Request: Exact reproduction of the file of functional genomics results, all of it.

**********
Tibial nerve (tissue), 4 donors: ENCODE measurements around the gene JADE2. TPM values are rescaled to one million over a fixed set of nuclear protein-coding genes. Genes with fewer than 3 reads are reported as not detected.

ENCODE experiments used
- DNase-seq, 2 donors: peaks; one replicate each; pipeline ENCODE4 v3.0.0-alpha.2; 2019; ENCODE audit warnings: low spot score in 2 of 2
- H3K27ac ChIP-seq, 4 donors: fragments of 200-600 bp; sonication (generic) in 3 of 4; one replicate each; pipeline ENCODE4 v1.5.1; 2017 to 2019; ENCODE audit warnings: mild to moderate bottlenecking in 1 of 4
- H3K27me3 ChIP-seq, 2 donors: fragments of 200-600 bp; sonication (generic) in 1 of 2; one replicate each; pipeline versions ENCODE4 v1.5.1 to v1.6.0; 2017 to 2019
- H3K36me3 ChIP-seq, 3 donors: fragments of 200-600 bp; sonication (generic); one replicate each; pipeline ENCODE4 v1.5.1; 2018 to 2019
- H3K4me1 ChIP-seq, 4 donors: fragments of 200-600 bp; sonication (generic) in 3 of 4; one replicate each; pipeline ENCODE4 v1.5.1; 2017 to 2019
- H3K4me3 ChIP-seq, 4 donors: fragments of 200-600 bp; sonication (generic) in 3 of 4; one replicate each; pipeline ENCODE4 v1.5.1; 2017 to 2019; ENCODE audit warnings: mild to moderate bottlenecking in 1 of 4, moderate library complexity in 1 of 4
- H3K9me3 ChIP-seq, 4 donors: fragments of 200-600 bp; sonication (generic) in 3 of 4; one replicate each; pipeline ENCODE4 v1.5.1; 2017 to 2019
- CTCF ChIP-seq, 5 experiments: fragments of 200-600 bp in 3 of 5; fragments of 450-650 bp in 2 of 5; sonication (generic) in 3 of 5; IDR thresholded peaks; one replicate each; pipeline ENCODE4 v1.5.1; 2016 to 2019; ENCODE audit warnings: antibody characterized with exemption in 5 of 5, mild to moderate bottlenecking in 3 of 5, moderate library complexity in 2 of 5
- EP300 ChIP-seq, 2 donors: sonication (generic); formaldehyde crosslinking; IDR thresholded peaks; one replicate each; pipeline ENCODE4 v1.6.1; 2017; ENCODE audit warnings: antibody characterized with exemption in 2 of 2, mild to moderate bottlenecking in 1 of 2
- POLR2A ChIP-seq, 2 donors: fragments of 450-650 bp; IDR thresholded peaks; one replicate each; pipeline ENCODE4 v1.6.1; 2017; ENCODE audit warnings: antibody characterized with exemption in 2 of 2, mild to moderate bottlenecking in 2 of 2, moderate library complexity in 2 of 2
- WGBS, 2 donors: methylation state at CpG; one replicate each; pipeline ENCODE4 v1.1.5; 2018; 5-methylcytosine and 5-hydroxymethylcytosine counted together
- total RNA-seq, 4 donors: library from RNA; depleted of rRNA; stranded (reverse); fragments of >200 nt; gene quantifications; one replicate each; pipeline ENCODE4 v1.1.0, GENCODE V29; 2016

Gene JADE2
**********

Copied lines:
Tibial nerve (tissue), 4 donors: ENCODE measurements around the gene JADE2. TPM values are rescaled to one million over a fixed set of nuclear protein-coding genes. Genes with fewer than 3 reads are reported as not detected.

ENCODE experiments used
- DNase-seq, 2 donors: peaks; one replicate each; pipeline ENCODE4 v3.0.0-alpha.2; 2019; ENCODE audit warnings: low spot score in 2 of 2
- H3K27ac ChIP-seq, 4 donors: fragments of 200-600 bp; sonication (generic) in 3 of 4; one replicate each; pipeline ENCODE4 v1.5.1; 2017 to 2019; ENCODE audit warnings: mild to moderate bottlenecking in 1 of 4
- H3K27me3 ChIP-seq, 2 donors: fragments of 200-600 bp; sonication (generic) in 1 of 2; one replicate each; pipeline versions ENCODE4 v1.5.1 to v1.6.0; 2017 to 2019
- H3K36me3 ChIP-seq, 3 donors: fragments of 200-600 bp; sonication (generic); one replicate each; pipeline ENCODE4 v1.5.1; 2018 to 2019
- H3K4me1 ChIP-seq, 4 donors: fragments of 200-600 bp; sonication (generic) in 3 of 4; one replicate each; pipeline ENCODE4 v1.5.1; 2017 to 2019
- H3K4me3 ChIP-seq, 4 donors: fragments of 200-600 bp; sonication (generic) in 3 of 4; one replicate each; pipeline ENCODE4 v1.5.1; 2017 to 2019; ENCODE audit warnings: mild to moderate bottlenecking in 1 of 4, moderate library complexity in 1 of 4
- H3K9me3 ChIP-seq, 4 donors: fragments of 200-600 bp; sonication (generic) in 3 of 4; one replicate each; pipeline ENCODE4 v1.5.1; 2017 to 2019
- CTCF ChIP-seq, 5 experiments: fragments of 200-600 bp in 3 of 5; fragments of 450-650 bp in 2 of 5; sonication (generic) in 3 of 5; IDR thresholded peaks; one replicate each; pipeline ENCODE4 v1.5.1; 2016 to 2019; ENCODE audit warnings: antibody characterized with exemption in 5 of 5, mild to moderate bottlenecking in 3 of 5, moderate library complexity in 2 of 5
- EP300 ChIP-seq, 2 donors: sonication (generic); formaldehyde crosslinking; IDR thresholded peaks; one replicate each; pipeline ENCODE4 v1.6.1; 2017; ENCODE audit warnings: antibody characterized with exemption in 2 of 2, mild to moderate bottlenecking in 1 of 2
- POLR2A ChIP-seq, 2 donors: fragments of 450-650 bp; IDR thresholded peaks; one replicate each; pipeline ENCODE4 v1.6.1; 2017; ENCODE audit warnings: antibody characterized with exemption in 2 of 2, mild to moderate bottlenecking in 2 of 2, moderate library complexity in 2 of 2
- WGBS, 2 donors: methylation state at CpG; one replicate each; pipeline ENCODE4 v1.1.5; 2018; 5-methylcytosine and 5-hydroxymethylcytosine counted together
- total RNA-seq, 4 donors: library from RNA; depleted of rRNA; stranded (reverse); fragments of >200 nt; gene quantifications; one replicate each; pipeline ENCODE4 v1.1.0, GENCODE V29; 2016

Gene JADE2